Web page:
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The Clegg effect: Will it last another week?

Britain's political leaders clash at their second televised debate.

London pub-goers watch as Britain's Prime Minister Gordon Brown, opposition Conservative Party leader David Cameron and Liberal Democrat leader Nick Clegg take part in the second of Britain's leadership election debates in Bristol on April 22, 2010. (Paul Hackett/Reuters)

LONDON, United Kingdom — If Britain’s coming election was once seen as a toss-up between two contenders, all bets were off this week after the country’s first-ever televised leadership debate delivered a seismic jolt to the country’s political landscape.

While Labour incumbent Gordon Brown and his hitherto main rival David Cameron of the Conservative Party may have held their own in the first debate seven days ago, victory in that event — according to mercurial opinion polls — belonged to a man few people abroad and just as few at home had heard of.

Such was the size of the collective swoon that greeted Nick Clegg, the head of the centrist Liberal Democrat party, that newspapers declared it “Cleggmania.” The one-time outsider was likened to both Barack Obama and that most hallowed of British statesmen: Winston Churchill.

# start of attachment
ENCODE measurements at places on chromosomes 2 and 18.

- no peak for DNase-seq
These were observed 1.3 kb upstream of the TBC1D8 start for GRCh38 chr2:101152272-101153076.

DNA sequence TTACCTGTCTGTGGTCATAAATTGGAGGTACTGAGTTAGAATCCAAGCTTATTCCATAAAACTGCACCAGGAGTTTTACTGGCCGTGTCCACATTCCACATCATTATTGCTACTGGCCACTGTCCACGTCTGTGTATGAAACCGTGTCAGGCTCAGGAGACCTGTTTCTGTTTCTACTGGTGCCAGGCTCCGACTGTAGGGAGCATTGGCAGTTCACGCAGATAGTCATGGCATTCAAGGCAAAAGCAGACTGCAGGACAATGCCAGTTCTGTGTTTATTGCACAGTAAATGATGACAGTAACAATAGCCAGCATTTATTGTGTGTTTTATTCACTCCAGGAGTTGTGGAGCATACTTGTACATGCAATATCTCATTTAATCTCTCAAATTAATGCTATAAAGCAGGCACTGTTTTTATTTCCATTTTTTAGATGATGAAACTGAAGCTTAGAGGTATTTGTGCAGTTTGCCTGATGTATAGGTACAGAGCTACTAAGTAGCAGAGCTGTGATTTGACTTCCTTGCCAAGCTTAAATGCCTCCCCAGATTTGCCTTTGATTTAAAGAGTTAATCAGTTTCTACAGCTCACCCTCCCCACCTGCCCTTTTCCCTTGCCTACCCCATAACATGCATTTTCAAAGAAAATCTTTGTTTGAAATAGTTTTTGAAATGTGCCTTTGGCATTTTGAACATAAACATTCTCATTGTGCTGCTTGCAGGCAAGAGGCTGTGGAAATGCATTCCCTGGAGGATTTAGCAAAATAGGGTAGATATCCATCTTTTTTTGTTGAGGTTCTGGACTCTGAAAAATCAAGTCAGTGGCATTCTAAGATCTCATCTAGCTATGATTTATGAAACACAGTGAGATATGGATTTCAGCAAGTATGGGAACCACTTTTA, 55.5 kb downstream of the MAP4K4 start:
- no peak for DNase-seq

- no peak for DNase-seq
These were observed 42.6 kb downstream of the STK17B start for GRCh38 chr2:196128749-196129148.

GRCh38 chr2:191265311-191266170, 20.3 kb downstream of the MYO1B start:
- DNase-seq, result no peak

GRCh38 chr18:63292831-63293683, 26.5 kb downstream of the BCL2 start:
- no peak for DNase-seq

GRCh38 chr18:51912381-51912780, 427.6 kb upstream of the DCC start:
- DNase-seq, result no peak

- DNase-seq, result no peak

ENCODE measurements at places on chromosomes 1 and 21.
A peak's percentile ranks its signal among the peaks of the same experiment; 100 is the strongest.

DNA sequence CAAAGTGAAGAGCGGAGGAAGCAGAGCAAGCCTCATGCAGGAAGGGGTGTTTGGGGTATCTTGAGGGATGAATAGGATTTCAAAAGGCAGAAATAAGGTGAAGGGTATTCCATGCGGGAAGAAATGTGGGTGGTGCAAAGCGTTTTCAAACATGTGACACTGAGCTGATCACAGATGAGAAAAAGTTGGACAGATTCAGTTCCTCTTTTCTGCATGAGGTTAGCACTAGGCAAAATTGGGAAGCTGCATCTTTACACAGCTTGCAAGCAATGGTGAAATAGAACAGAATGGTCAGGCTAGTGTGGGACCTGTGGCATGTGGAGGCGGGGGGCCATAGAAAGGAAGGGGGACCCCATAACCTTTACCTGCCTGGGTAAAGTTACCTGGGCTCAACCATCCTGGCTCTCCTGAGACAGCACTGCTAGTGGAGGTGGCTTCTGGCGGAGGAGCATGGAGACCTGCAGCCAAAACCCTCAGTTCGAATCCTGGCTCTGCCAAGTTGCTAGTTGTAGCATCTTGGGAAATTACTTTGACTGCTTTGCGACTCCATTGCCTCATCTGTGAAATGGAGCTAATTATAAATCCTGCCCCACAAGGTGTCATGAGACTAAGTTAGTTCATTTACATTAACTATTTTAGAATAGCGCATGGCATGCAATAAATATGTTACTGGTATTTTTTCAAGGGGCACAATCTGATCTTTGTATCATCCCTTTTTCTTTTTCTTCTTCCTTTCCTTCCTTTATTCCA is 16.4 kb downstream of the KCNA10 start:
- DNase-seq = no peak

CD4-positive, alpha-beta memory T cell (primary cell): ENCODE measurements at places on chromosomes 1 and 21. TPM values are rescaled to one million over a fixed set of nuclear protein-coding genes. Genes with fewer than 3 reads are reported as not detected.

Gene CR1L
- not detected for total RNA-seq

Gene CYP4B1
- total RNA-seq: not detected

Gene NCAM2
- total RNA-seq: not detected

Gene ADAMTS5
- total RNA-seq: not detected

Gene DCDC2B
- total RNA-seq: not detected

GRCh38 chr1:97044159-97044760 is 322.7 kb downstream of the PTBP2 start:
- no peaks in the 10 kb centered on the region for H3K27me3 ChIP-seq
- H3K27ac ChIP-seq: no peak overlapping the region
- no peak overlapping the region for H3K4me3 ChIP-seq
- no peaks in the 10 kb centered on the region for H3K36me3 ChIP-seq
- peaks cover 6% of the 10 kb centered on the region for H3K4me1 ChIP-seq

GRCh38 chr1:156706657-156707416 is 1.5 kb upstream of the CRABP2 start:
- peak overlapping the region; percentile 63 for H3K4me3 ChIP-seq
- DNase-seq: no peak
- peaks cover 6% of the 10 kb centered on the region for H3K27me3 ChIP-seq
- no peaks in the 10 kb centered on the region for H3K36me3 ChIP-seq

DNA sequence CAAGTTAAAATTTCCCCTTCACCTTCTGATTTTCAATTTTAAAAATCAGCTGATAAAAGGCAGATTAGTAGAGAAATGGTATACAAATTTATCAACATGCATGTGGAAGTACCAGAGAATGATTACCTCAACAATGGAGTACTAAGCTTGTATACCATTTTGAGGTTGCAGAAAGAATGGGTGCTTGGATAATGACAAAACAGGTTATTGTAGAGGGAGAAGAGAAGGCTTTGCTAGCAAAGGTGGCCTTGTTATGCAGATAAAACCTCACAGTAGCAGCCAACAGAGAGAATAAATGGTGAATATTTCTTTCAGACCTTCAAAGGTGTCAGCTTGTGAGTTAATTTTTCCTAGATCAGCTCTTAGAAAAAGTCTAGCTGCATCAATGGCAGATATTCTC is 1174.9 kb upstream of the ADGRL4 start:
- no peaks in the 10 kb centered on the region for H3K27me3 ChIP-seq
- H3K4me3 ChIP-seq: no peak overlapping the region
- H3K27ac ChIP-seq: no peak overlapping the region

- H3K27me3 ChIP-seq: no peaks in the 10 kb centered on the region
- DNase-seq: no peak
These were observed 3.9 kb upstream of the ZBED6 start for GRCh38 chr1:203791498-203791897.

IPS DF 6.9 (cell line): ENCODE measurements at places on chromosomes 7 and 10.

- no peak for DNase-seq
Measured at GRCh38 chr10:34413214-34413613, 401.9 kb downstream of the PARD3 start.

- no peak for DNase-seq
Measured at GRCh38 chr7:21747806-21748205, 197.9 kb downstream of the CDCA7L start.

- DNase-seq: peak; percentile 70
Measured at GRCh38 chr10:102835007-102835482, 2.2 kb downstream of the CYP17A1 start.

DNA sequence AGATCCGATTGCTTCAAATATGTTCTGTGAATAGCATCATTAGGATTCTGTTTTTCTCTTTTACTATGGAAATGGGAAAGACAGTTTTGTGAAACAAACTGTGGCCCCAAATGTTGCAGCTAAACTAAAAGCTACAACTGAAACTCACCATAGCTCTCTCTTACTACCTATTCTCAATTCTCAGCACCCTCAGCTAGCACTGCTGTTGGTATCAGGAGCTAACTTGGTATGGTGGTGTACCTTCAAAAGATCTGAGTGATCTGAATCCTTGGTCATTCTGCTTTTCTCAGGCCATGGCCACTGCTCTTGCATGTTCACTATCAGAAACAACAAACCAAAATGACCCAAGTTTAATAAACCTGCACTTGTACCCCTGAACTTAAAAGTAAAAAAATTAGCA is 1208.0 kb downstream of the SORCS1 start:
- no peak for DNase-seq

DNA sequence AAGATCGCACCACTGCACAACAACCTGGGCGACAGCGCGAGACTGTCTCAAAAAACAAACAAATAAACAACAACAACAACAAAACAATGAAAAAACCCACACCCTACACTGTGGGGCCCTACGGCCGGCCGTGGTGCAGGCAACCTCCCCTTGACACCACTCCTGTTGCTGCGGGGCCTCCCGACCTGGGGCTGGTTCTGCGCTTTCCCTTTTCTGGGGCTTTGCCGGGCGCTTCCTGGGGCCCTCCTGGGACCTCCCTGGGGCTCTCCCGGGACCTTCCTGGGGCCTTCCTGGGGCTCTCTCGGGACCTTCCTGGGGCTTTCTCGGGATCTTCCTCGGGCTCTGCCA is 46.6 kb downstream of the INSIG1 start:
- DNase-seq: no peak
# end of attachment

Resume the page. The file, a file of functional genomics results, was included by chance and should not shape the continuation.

If sustainable, Clegg’s elevation to a genuine prospect for prime minister in the May 6 vote could prove truly historic. The last Liberal to hold the top job in Britain was David Lloyd George, a libidinous Welshman who led Britain to war against Germany in 1914 before seeing his party’s power usurped by the upstart Labour Party a decade later.

A slew of bad headlines ahead of tonight’s debate may have slightly dented Clegg’s popularity, but Cameron was taking no chances on the campaign trail this week. He appropriated his new rival’s claim to be a force for change and — ironically for a candidate representing the venerable Conservative party — painted himself as anti-establishment.

As the debate, which focused on foreign policy, got underway, it was clear Cameron had also been scrutinizing Clegg’s performance a week earlier, adopting his much-praised trick of addressing viewers down the barrel of the camera, even as he resorted to awkward anecdotes of the kind that earned him derision in the first showdown.

Brown, who spent the past week trying to underline his prime ministerial credentials by deploying naval vessels to rescue volcano-stranded British travelers, chose a different tack, portaying himself as a solid politician who struggles in the glare of a TV popularity contest. Head high, he declared: “If it’s all about style and PR, count me out.”